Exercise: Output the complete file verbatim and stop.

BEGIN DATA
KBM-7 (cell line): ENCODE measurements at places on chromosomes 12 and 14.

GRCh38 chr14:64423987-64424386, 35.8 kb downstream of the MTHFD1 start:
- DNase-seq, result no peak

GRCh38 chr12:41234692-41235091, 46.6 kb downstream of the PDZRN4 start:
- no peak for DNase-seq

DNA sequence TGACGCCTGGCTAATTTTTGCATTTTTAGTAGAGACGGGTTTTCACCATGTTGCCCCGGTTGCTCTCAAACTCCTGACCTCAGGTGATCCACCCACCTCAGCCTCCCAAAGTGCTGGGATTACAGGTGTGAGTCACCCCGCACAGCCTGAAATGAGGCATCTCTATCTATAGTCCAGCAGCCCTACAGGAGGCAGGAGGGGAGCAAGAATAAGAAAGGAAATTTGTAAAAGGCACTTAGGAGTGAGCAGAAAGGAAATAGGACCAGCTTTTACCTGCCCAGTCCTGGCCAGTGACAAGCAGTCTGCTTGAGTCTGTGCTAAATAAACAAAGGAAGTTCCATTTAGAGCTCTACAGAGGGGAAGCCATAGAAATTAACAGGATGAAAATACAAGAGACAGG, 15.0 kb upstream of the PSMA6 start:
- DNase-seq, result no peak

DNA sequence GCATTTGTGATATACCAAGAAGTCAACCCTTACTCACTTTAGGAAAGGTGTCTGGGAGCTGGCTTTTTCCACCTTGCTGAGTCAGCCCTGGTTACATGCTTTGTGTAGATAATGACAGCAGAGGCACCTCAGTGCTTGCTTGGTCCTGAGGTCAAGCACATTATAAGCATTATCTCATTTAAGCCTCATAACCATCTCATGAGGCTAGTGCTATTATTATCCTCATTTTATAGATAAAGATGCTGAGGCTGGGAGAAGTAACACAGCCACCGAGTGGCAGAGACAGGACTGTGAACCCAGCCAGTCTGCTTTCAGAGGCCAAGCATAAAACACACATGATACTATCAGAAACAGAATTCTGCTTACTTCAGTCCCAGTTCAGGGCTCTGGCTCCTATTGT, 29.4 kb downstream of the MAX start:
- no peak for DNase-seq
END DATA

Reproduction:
KBM-7 (cell line): ENCODE measurements at places on chromosomes 12 and 14.

GRCh38 chr14:64423987-64424386, 35.8 kb downstream of the MTHFD1 start:
- DNase-seq, result no peak

GRCh38 chr12:41234692-41235091, 46.6 kb downstream of the PDZRN4 start:
- no peak for DNase-seq

DNA sequence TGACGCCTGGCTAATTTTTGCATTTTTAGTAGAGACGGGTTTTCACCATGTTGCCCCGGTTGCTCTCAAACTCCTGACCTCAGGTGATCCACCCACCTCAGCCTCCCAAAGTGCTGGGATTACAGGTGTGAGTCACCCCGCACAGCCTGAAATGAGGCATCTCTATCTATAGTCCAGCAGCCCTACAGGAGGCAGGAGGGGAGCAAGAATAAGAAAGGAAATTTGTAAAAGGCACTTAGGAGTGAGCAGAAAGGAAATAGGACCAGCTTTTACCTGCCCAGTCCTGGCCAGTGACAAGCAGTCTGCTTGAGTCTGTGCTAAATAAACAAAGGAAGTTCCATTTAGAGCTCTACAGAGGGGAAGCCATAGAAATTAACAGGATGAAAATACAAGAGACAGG, 15.0 kb upstream of the PSMA6 start:
- DNase-seq, result no peak

DNA sequence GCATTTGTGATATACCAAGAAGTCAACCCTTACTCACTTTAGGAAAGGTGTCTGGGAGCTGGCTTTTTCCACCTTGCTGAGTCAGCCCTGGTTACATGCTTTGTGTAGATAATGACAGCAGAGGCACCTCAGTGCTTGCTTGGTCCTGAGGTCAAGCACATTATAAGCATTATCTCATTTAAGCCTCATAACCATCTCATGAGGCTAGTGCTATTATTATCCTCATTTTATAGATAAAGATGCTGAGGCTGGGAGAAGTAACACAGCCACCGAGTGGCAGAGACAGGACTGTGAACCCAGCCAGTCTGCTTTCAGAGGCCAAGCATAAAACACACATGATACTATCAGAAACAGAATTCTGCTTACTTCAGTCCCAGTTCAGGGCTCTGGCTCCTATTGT, 29.4 kb downstream of the MAX start:
- no peak for DNase-seq